5 Shopping Cart
Your cart has been updated

Cover image via

Paul Schrader Discusses the Future of Entertainment

Tristan Kneschke

Hear from industry vet Paul Schrader as he talks the future of Hollywood and oncoming demise of the multiplex.

Paul Schrader, best known for writing such classic screenplays as Taxi Driver and Raging Bull, is also an accomplished director who recently helmed Dying of the Light starring Nicholas Cage and collaborated with author Bret Easton Ellis for The Canyons in 2013. Schrader recently spoke at an intimate venue at IFP’s Made in NY Media Center in Dumbo, Brooklyn about the state of the industry as he sees it.

After working for decades in the industry, one might think Schrader would hold onto more traditional ways of working. In fact, Schrader’s wisdom revealed him more in line with Futurist rather than Luddite thought when he expounded on topics ranging from writerly advice to the changing future of entertainment.

Schrader first addressed the construct of the two-hour feature film as an antiquated model in need of reinvention:

The goal of a storyteller is not to invest in technology, it’s simply to use the best tools available. If we come up with a better hammer, we use that hammer. The vessel of audio-visual storytelling has changed totally. The notion of the theatrical two-hour experience is a 20th-century model they came up with about a hundred years ago for economic reasons. [At that time] people thought that movies were a projected image in a dark room in front of an audience. Maybe that’s what movies were, but they aren’t anymore.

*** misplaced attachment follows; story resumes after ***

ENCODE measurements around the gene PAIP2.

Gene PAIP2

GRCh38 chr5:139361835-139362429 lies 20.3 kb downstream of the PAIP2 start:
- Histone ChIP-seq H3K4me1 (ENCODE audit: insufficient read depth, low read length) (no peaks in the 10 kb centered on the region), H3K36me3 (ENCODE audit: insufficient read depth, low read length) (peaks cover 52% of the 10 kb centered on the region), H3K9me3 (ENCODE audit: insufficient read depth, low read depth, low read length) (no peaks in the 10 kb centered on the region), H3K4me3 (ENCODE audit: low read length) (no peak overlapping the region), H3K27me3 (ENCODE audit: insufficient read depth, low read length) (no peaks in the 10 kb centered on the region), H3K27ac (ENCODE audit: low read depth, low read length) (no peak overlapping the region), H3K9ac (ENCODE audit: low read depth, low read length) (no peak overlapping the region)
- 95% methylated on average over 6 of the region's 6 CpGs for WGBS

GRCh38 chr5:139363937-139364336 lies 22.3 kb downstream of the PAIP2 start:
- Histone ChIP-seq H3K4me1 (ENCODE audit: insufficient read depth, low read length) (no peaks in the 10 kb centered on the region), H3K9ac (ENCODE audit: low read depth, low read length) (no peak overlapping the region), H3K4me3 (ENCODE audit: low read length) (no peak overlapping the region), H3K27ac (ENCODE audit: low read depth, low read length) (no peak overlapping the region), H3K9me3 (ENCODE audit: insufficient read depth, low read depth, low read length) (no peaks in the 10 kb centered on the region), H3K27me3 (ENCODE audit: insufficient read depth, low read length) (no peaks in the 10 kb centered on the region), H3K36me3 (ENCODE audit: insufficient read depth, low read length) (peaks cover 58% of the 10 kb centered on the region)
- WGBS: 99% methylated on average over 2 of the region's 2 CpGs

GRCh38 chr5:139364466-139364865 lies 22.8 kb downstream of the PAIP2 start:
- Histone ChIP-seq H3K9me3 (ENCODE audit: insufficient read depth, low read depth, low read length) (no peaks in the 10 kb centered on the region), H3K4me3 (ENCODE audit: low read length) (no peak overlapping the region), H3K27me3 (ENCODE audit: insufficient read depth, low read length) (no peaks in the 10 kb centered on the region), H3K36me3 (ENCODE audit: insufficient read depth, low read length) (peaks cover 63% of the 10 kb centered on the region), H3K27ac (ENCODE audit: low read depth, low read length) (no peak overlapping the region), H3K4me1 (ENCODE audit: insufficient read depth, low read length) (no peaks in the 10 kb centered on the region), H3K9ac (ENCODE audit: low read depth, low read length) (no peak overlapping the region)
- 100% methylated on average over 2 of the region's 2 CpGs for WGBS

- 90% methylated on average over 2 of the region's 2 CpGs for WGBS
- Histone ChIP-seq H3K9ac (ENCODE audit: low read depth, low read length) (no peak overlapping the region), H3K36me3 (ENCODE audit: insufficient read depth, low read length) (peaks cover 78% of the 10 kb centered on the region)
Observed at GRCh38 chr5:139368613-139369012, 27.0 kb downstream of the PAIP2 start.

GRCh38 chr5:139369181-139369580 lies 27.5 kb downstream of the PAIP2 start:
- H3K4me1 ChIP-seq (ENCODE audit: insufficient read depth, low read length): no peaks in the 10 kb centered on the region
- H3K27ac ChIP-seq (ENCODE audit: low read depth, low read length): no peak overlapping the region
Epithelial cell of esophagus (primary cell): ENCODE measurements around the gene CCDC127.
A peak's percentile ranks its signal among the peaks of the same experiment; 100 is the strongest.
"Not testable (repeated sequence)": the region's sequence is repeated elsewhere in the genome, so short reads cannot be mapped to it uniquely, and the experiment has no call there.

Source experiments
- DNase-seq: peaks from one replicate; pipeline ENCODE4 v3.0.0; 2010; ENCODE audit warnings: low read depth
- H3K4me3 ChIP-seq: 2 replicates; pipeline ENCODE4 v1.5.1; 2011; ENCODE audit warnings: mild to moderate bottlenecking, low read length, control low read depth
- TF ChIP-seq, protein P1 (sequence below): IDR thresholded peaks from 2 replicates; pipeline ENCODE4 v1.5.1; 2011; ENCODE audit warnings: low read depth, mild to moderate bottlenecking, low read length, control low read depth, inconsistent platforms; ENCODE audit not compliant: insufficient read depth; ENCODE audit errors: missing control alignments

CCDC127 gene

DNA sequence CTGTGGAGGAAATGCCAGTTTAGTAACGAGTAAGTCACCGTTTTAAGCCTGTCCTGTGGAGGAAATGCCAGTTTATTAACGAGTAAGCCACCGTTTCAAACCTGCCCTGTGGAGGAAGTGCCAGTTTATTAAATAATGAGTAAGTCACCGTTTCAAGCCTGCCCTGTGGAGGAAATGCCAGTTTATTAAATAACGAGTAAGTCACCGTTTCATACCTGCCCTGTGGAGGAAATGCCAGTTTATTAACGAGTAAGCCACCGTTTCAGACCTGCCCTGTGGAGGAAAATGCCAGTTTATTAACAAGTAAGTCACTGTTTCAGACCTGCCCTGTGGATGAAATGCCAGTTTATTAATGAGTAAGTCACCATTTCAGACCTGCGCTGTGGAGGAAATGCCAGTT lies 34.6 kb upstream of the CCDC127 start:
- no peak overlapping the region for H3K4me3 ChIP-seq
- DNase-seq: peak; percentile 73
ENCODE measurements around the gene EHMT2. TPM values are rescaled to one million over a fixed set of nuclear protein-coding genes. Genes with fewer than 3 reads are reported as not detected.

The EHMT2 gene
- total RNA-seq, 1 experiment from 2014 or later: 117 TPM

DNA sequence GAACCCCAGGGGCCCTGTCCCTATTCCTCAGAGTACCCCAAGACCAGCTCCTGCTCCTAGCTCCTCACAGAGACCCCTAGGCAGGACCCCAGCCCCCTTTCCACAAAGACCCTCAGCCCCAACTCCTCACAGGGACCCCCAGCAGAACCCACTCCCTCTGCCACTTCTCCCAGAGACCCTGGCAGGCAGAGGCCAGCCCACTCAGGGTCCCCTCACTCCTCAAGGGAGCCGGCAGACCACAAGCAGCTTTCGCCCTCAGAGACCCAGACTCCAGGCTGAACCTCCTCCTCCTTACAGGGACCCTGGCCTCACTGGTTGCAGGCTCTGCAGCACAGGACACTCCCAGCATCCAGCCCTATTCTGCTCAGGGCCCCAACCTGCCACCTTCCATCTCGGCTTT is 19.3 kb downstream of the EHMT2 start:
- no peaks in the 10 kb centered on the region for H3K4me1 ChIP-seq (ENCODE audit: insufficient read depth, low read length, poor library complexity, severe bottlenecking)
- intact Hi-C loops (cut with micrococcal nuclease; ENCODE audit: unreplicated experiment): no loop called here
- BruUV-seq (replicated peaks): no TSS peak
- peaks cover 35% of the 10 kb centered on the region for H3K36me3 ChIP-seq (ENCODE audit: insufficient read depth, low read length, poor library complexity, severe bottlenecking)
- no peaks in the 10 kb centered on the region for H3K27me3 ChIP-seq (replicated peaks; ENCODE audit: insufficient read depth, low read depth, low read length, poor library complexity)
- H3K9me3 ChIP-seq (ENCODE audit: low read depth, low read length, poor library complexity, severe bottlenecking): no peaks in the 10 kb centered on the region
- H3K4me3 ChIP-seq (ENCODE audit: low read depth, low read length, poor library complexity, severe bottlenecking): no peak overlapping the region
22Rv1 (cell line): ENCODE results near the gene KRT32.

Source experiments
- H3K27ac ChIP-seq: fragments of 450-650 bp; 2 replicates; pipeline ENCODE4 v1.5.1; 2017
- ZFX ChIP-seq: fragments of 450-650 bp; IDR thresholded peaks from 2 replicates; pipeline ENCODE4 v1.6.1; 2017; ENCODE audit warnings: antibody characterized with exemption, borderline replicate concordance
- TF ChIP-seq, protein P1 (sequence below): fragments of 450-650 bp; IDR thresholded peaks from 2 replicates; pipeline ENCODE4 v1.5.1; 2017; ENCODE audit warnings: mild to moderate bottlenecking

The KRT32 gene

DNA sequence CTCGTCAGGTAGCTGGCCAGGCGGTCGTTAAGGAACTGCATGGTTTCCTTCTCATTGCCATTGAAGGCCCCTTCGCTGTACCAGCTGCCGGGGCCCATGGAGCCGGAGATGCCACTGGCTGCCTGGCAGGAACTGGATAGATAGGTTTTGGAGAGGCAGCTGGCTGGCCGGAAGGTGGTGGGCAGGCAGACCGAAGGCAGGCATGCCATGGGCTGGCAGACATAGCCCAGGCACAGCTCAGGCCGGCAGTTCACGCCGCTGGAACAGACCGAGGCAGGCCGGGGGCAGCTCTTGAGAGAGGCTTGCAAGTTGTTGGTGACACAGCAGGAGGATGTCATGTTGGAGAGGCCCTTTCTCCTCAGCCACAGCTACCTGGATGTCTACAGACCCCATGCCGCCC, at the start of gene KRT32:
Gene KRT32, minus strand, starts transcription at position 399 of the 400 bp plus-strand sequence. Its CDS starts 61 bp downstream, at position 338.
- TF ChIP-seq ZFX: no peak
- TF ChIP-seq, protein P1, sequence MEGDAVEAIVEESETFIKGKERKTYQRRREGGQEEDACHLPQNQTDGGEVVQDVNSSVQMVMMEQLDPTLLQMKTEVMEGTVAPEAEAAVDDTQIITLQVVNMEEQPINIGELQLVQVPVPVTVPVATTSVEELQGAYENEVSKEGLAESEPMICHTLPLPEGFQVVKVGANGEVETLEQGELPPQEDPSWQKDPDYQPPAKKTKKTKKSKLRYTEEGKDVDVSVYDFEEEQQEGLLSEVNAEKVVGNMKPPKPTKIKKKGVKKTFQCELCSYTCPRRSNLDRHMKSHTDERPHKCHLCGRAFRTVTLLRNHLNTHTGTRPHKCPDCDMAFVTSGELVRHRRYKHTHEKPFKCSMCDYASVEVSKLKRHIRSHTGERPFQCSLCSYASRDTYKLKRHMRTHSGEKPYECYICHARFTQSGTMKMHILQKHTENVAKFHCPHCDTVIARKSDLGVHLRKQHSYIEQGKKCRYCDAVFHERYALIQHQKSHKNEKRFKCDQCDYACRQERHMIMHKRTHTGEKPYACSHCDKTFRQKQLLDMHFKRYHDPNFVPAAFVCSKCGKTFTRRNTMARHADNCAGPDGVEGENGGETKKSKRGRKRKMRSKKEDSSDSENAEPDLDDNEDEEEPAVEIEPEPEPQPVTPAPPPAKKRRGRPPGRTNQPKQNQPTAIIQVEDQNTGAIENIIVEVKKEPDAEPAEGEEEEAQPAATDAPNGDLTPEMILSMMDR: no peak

It’s finally now that we’ve broken away from the pillars of that 20th-century model. One pillar is length. To me, a Youtube cat video is a movie. So is Mad Men. One is four minutes long and one is about sixty hours long, but they’re both movies. [The second pillar is] economics. You can’t make your money showing in theaters, it’s just not there. [The third pillar is] the delivery system people prefer. [Other services compete against] getting me out of the house. The kind of movies people leave the house for are for something big, or something that is really benefitted by the communal experience. The reason can’t be, “here’s another movie like the one from last week.

Schrader maintained this broken 20th-century model carries over to our conception of the dramatic three-act structure used for ages:

The mechanism of the three-act drama has become so rustic. You can hear the gears clanking when you’re in the theater. People have seen so much audio-visual entertainment over the years. How many hours of drama did your father see? How many did his father see? By your 20s you’ve seen tens of thousands of hours of longform filmed drama, and it’s so old hat. Your father saw a fraction of that. How in the world can you get this mechanism alive?

One answer may come in the form of recent strides in television:

One of the beautiful things about episodic television is that it doesn’t have to climax in the third act. It can climax in the second, and the third act can be set up for next week. So we’re going back to a kind of one-reel mentality.